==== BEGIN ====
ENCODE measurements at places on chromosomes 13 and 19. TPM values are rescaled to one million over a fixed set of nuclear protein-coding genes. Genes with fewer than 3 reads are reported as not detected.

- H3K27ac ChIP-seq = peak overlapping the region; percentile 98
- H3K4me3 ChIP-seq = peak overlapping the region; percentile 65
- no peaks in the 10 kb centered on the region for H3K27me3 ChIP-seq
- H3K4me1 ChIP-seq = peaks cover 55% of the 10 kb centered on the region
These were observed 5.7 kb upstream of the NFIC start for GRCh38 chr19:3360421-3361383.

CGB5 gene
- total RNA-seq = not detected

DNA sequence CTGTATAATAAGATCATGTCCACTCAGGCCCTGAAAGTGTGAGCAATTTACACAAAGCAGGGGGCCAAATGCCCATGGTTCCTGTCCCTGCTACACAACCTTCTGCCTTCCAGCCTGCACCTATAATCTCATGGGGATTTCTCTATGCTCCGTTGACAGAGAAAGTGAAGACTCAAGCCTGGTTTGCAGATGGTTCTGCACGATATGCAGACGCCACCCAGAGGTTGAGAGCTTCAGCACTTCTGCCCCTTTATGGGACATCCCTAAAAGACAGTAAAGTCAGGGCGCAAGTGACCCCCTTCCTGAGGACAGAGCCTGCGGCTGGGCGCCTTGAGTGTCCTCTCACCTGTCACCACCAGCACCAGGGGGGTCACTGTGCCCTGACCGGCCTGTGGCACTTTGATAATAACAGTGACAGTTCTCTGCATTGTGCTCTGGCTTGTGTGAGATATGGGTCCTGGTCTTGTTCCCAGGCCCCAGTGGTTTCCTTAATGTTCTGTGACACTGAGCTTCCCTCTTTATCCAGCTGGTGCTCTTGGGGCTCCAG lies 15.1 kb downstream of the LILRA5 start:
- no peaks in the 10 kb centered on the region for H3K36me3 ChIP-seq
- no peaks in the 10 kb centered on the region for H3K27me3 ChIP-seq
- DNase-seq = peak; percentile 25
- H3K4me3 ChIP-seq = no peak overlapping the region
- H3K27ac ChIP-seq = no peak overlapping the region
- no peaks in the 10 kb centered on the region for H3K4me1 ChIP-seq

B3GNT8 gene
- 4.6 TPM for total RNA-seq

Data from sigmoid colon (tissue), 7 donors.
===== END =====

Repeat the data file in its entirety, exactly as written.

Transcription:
ENCODE measurements at places on chromosomes 13 and 19. TPM values are rescaled to one million over a fixed set of nuclear protein-coding genes. Genes with fewer than 3 reads are reported as not detected.

- H3K27ac ChIP-seq = peak overlapping the region; percentile 98
- H3K4me3 ChIP-seq = peak overlapping the region; percentile 65
- no peaks in the 10 kb centered on the region for H3K27me3 ChIP-seq
- H3K4me1 ChIP-seq = peaks cover 55% of the 10 kb centered on the region
These were observed 5.7 kb upstream of the NFIC start for GRCh38 chr19:3360421-3361383.

CGB5 gene
- total RNA-seq = not detected

DNA sequence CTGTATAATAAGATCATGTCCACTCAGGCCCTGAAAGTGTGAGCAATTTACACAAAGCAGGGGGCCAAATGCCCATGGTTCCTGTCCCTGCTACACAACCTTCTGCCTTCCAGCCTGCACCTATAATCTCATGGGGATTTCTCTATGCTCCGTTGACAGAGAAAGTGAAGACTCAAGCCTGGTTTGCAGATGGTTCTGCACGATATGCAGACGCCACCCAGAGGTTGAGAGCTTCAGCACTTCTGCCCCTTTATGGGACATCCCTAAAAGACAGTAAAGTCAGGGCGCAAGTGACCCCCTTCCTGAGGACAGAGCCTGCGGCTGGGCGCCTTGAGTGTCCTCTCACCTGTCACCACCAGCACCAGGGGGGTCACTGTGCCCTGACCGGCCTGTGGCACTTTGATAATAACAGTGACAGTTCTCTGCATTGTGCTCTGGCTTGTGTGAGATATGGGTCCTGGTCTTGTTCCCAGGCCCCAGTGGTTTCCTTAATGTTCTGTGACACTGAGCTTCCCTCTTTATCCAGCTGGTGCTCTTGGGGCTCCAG lies 15.1 kb downstream of the LILRA5 start:
- no peaks in the 10 kb centered on the region for H3K36me3 ChIP-seq
- no peaks in the 10 kb centered on the region for H3K27me3 ChIP-seq
- DNase-seq = peak; percentile 25
- H3K4me3 ChIP-seq = no peak overlapping the region
- H3K27ac ChIP-seq = no peak overlapping the region
- no peaks in the 10 kb centered on the region for H3K4me1 ChIP-seq

B3GNT8 gene
- 4.6 TPM for total RNA-seq

Data from sigmoid colon (tissue), 7 donors.